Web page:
Felling of trees and grazing was restricted and forest could preserved only for timber production. Any body violate the rules had been punished. The Imperial Research Institute was set up at Dehradun in 1906. The system they taught here was called Scientific forestry. In scientific forestry, natural forests which had lots of different type of trees were cut down. In there place, one type of trees was planted in straight rows for commercial purposes. This is called Plantations. Forest officials surveyed the forest, estimated the area under different type of trees, and made working plans for forest management. They planned how much of the plantation area to cut every year. The area cut was then to be replanted so that it was ready to be cut again in some
How the Indian Forest Act affected the life of the Indian Forest people? Everyday Practices : cutting wood for their houses, grazing their cattle, collecting fruits and roots, hunting and fishing became illegal. So the people forced to steal wood from the forest, and if they were caught, they were at the mercy of the forest guards who would take bribes from them. Police constables and forest guards would harass people by demanding free food from them. The govt banned shifting cultivation. They considered it a waste of fertile land which could instead be used for growing railway timber. Communities were forcibly displaced from their homes in the forests.
Usage of Forest to different Sector Groups (or)How did villagers and foresters differ in theideas of good forest? Villagers: They wanted forest with a mixture of species to satisfy different needs- fuel, fodder, leaves. Forest Department: Wanted trees which were suitable for building ships or railways. They needed trees that could provide hard wood, and were tall and straight. Eg: Teak and Sal. Forest Peoples: Fruits and Tuber, Herbs, Wood, Leaves, Bamboos, Dried Scooped, Mahua trees oil etc….
Scientific ForestryA system of Cutting trees controlled by the forest Department in which old trees were cut down and new one type of tree was planted in straight rows. Forest ManagementIt is a system for the management of forest. The forest officials surveyed the forest, estimated the area under different type of trees, and made working plan for forest management. They planned how much of the plantation area to cut every year. The area cut was then to be replanted.
PlantationIn scientific forestry, natural forests which had lot of different types of trees were cut down. In their place, one type of tree was planted in straight rows. This is called plantation. Shifting CultivationIs a traditional agricultural practice in many parts of Asia, Africa and South America. It is otherwise known as swidden agriculture or slash and burn activity. In shifting cultivation, parts of the forest are cut and burnt in rotation. Seeds are sown in the ashes after the monsoon rains, and the crop is harvested by October- November. Such plots are cultivated for a couple of years and then fallow for 12 to 18 years for the forest to grow back. A mixture of crops is grown on these plots.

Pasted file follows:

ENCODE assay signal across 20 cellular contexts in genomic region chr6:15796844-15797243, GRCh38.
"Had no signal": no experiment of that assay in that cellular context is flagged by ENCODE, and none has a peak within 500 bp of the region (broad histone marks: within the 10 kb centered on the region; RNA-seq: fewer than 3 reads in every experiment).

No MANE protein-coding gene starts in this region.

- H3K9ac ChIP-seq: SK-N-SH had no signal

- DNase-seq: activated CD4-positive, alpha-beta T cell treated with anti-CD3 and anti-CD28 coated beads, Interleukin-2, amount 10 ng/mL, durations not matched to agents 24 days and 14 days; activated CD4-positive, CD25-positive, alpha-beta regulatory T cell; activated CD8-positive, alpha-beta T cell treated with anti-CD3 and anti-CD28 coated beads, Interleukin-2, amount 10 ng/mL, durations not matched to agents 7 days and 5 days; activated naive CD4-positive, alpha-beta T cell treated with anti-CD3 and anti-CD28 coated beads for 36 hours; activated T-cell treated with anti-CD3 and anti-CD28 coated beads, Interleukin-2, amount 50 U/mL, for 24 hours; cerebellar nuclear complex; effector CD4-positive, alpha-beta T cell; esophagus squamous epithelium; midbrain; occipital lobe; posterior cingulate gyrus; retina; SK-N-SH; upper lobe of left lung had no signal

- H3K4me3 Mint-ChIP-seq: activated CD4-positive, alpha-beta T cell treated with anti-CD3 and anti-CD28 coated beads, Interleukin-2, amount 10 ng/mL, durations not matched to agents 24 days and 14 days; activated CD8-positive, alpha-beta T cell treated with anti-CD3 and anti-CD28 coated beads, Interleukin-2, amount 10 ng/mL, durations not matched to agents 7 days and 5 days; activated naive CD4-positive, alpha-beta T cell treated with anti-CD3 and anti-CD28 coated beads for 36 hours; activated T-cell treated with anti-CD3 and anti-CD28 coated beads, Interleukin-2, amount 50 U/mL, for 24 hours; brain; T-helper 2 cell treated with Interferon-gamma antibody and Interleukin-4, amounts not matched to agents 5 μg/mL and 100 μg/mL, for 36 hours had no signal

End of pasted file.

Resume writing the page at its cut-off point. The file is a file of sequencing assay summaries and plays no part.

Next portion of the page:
Local Names of Shifting CultivationLading- Southeast Asia Milpa- Central AmericaChitemmene or Tavy- AfricaChena- SrilankaIndia- dhya, penda, bewar, nevad, jhum, podu, khandad, kumri
Why the British banned the Shifting Cultivation1. European foresters regarded shifting cultivation was harmful for the forest. They felt that land which was used for cultivation every few years could not grow trees for railway timber.2. When a forest was burnt, there was added danger of the flames spreading and burning valuable timber.3. It made it harder for the government to calculate taxes.So govt decided to ban the shifting cultivation. As a result many communities were forcibly displaced from their homes in the forest. So had to change occupations, while some resisted through large and small scale rebellions.
Why the ecologists criticised theScientific Forestry?In scientific forestry, natural forests which had lot of different type of trees were cut down. In that place only one type tress are planting . So rare species of trees, animals and birds is disappearing when the use of cientic forestry.
Amendment of Indian Forest Act 1865The Indian Forest Act amended twice in the years 1878 and 1927. The 1878 Act divided forests into three categories. 1. Reserved Forest 2. Protected Forest 3. Village ForestReserved Forest: The best forest were called Reserved Forest. The village could not take anything from the forest, even for their own use.For house building or fuel, they could take wood from Protected or Village forests.
How the Forest Act affected the life of the hunters? The forest law affected the life of the forest people. Before forest law many people they were survived by hunting deer, partridges and variety of small animals- it was prohibited by the forest laws. Those who were caught hunting were punished for poaching.
What was the reason during the period of the British hunting increased rapidly and various species became almost extinct? The hunting of Tigers and other animals had been the part of the culture in India especially during the Mughal period. But the British saw large animals as signs of a wild, primitive and savage society. They believed that by the killing of dangerous animals the British would civilize Indians. They gave rewards for the killing of tigers, wolves and other large animals on the ground that they posed an threat to the cultivators. Many areas were reserved for hunting. As a result various species became almost extinct during the British period
New Job Employment/ Trade/ Service after the introduction of Forest Department The people lost out their job in many ways after the Forest Department but some people benefited from the new opportunities that had opened up in trade. Many communities left their traditional job and started trading in forest product. It happened in all over the World. BrazilWith the growing demand of Rubber in 19th century, Mundurucu people of the Brazilian Amazon who lived in villages on high ground and cultivated manioc, began to collect latex from wild rubber trees for supplying to traders. Gradually, they descended to live in trading posts and became completely dependent on traders.
IndiaIn India, the trade in forest products was not new. From the medieval period onwards, Adivasi communities trading elephants, horns, silk, cocoons, ivory, bamboo, spices, fibres, grasses and gums through nomadic communities like Banjaras.But during the British government some European trading firms occupied the sale of forest product in some particular areas. Grazing and hunting by local people were restricted.Especially from Madrass Korava, Karacha and Yerukula nomadic communities lost their jobs. Some of them began to called Criminal Tribes were forced to work factories, mines and plantation under the government supervision.
Assam: both men and women from forest communities like SanthalsJharkhand : OraonsChattisgarh : Gonds were recruited to work on tea plantations. Their wages were low and condition of work were very bad. They could not easily return to their home villages.